Movie Reviews 46

The Invasion (2007)
The Body Snatcher (Jack Finney, 1955) is more than just a great science fiction novel. The concept alone is the epitome of what we know as classic science fiction and how genre stories are more a reflection on man that any Buck Rogers future. Written at the height of the McCarthy era communist witch hunt of the 50’s, it perfectly captured the consequences of mob mentality and either being part of, or on the outside of greater whole. The principle is simple enough: Aliens have landed and are taking over humans. The humans are replaced by exact duplicates when they go to sleep as a nearby pod germinates and grows overnight to be their doppelgangers while at the same time disposing of the original bodies. The definitive version was filmed as Invasion of the Body Snatchers in 1956 with Kevin McCarthy in his most recognizable role. I longed for a chance to watch a screening of the original movie as a kid without any luck but was lucky enough to see the first remake in 1978 in the theaters. Not only was I was able to see that movie right away but I could then also easily pick up the novel which was being reprinted at the time to promote the remake. Shortly after that I finally did see the original and could easily see why it was not only a great movie but an important story in the annals of SF. A third movie, “Body Snatchers” in 1993 did not fare as well as it predecessors or it’s written source. It was that failed attempt along Hollywood’s persistent tendency to dilute good material by spitting out endless remakes until the well has run dry, that kept me away from The Invasion, this latest remake of the story. Despite star Nicole Kidman, I actually dreaded even the thought of seeing one more remake of this story. So it was with a lot of reluctance that I braced myself and finally watched it. To my surprise and delight I found that it was actually not that bad. I could even embrace the fact that there were no pods at all this time around. The tension and suspicion and crux of the story are all still there, only in a contemporary setting. Kidman does an admirable job and there are plenty of scares as well. It a pretty good movie and I’m sorry I put it off for so long. So long In fact that we’re probably due for another remake.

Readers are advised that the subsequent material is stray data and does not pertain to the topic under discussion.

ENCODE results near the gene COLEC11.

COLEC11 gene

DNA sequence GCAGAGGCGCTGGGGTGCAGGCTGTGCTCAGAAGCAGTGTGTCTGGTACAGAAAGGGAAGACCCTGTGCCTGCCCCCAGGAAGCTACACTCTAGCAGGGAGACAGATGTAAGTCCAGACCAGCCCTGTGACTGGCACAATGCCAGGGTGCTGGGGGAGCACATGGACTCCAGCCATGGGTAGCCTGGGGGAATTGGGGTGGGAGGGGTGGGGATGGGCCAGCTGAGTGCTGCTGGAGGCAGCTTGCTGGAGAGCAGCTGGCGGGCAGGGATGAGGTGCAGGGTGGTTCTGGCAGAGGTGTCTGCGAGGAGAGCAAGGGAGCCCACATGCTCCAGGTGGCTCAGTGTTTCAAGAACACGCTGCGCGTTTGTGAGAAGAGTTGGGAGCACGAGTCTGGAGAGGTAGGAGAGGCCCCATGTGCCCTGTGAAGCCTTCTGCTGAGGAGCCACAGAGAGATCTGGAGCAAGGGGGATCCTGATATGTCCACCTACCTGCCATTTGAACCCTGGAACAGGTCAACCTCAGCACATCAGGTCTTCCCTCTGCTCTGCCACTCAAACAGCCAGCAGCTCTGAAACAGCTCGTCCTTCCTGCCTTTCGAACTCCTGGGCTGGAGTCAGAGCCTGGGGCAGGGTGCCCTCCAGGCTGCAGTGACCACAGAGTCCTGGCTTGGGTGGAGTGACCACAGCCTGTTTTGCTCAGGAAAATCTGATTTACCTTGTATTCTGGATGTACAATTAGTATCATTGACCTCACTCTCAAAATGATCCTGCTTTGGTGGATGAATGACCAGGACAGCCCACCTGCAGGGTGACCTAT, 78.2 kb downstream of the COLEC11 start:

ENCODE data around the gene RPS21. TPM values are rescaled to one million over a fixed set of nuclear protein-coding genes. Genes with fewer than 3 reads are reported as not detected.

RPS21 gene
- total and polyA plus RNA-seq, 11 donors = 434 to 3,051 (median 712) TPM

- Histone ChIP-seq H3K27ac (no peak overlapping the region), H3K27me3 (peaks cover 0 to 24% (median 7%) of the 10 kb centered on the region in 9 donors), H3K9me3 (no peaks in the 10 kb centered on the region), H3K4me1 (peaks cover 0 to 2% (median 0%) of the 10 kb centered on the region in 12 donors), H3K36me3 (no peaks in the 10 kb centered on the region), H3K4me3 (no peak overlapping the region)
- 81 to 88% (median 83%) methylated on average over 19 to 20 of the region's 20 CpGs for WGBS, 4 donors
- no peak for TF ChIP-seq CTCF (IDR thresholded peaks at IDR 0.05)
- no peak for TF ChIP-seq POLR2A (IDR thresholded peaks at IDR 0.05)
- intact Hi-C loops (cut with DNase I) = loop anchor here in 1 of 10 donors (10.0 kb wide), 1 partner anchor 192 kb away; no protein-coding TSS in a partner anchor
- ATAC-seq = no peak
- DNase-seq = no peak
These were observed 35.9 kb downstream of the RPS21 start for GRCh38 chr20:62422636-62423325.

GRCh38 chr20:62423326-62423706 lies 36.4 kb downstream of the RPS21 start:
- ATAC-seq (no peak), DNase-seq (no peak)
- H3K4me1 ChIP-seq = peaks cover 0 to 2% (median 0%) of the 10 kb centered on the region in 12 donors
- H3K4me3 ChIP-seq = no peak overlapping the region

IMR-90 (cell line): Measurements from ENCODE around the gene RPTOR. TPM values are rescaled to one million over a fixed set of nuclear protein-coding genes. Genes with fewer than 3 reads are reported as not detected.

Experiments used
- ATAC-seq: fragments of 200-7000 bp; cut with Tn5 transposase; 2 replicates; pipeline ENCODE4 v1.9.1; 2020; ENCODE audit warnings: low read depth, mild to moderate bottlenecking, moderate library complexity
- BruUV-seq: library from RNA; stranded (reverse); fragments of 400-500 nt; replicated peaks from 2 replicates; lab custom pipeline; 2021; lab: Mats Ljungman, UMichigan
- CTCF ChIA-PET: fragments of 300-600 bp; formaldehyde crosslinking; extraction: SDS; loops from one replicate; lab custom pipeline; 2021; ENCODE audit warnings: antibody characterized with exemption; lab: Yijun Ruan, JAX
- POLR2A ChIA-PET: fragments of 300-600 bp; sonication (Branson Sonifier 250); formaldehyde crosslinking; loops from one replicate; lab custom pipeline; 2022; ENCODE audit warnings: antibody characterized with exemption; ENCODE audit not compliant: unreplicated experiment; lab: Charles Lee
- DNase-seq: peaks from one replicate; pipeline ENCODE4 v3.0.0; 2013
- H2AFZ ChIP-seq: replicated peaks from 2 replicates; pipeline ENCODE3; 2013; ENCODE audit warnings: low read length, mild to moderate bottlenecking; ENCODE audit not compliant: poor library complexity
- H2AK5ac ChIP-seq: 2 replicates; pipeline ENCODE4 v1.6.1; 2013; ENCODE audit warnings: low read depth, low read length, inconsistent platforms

Kung Fu Hustle (2004)
Stephen Chow is my hero-du-jour although I’m a bit late coming to the Kung Fu Hustle party. He’s the auteur (director, writer, and actor) that put together this mini-masterpiece. It’s a lavish 1930’s period piece pitting the dominant Shanghai gangster mob,The Axe Gang, against the inhabitants of a shanty housing project that refuses to give in to the ‘protection’ money demands of the new mob leader. His minions are turfed on their butts when they come knocking at the towns doors. It’s a martial arts tour-de-force that not only has great fighting sequences but is a outrageous comedy with a minor love story thrown in for good measure. As the mobsters send in a series of strike teams they soon learn that the townsfolk have a few elderly fighting phenoms in their midst. At the same time, two lowly street dwellers who impersonate Axe Gang members try to ply their antics on the same housing project. They fail miserably but end up impressing the Axe Gang leader who them officially lets them join the gang. Ultimately the pair must decide if they are indeed criminals at heart or something better. Most of the comedy is provided by the elderly kung fu trio, especially the wife of the landlord who walks around the tenement in a nightgown wearing curlers and smoking incessantly as she badgers her husband (who is also a kung fu master in his own right). This movie must be seen to be believed as it has so many strange elements, but in the end they all work together perfectly.

Pin (1988)
Pin has been on my mind for over 25 years. I distinctly remember hearing about it on the news when it was first released in theaters as it was made locally in the Montreal area. But I never did get to see it and for some reason always imagined it to be some sort of ghost or creature horror story. I recalled the movie poster of someone sitting in wheelchair at the top of a staircase which certainly presented and aura of gothic darkness. But after watching only a few minutes and meeting “Pin” I was no longer sure what was in store for me. You see, Pin is a full size translucent anatomically correct medical model that sits in a doctors office. You can see his muscle and organ body structure through a layer of see-through plastic. But the creep factor sets in when the doctor has his two young kids, Leon and Ursula come into the office and converse with Pin as if he were alive while the doctor clearly simply throws his voice like a ventriloquist to “talk” with the children. The topics for discussion that Pin has with the children furthers the notion that this is one messed up family. But there is a major disconnect as the kids grow older as Ursula has long ago clued into the fact that Pin is only a inanimate object, but Leon has somehow held onto the belief that Pin is in fact alive. When his parents who’ve tried to undo the damage by keeping Pin away from Leon finally die, Leon fully succumbs to the notion that Pin is like everyone else and makes sure that those around him accept Pin as real. Unfortunately this leads to some dire consequences to those that refuse. This is a psychological horror of the highest order and you’ve gotta be a pretty messed up viewer to buy into the notion. But if you can, you’ll be spooked because of the very outlandishness this movie serves.

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